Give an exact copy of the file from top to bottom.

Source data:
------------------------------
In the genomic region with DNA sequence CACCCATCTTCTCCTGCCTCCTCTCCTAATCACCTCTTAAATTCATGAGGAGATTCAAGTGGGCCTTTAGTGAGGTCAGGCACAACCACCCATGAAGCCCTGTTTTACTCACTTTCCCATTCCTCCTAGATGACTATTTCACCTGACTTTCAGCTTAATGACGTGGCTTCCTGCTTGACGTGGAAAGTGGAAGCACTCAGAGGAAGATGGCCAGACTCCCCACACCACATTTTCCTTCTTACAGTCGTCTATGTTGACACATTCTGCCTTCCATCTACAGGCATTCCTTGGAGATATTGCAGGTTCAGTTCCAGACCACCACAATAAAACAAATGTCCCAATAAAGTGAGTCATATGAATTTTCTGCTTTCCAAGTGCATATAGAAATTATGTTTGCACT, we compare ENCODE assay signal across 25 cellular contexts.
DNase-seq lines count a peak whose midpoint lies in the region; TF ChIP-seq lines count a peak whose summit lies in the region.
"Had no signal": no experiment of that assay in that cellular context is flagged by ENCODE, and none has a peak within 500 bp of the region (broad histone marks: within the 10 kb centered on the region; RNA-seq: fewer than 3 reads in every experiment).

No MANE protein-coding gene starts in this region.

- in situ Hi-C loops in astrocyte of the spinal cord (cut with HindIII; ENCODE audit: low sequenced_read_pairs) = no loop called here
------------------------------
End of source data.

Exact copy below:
In the genomic region with DNA sequence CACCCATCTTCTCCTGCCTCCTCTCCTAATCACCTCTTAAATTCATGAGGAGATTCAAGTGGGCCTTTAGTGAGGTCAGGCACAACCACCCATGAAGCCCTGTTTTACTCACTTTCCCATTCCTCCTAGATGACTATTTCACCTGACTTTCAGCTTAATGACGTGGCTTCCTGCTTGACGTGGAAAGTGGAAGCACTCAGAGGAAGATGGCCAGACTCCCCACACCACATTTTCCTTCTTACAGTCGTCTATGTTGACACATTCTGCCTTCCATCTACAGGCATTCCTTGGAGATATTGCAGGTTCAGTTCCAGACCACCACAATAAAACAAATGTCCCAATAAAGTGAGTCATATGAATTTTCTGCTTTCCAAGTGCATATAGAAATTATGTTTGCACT, we compare ENCODE assay signal across 25 cellular contexts.
DNase-seq lines count a peak whose midpoint lies in the region; TF ChIP-seq lines count a peak whose summit lies in the region.
"Had no signal": no experiment of that assay in that cellular context is flagged by ENCODE, and none has a peak within 500 bp of the region (broad histone marks: within the 10 kb centered on the region; RNA-seq: fewer than 3 reads in every experiment).

No MANE protein-coding gene starts in this region.

- in situ Hi-C loops in astrocyte of the spinal cord (cut with HindIII; ENCODE audit: low sequenced_read_pairs) = no loop called here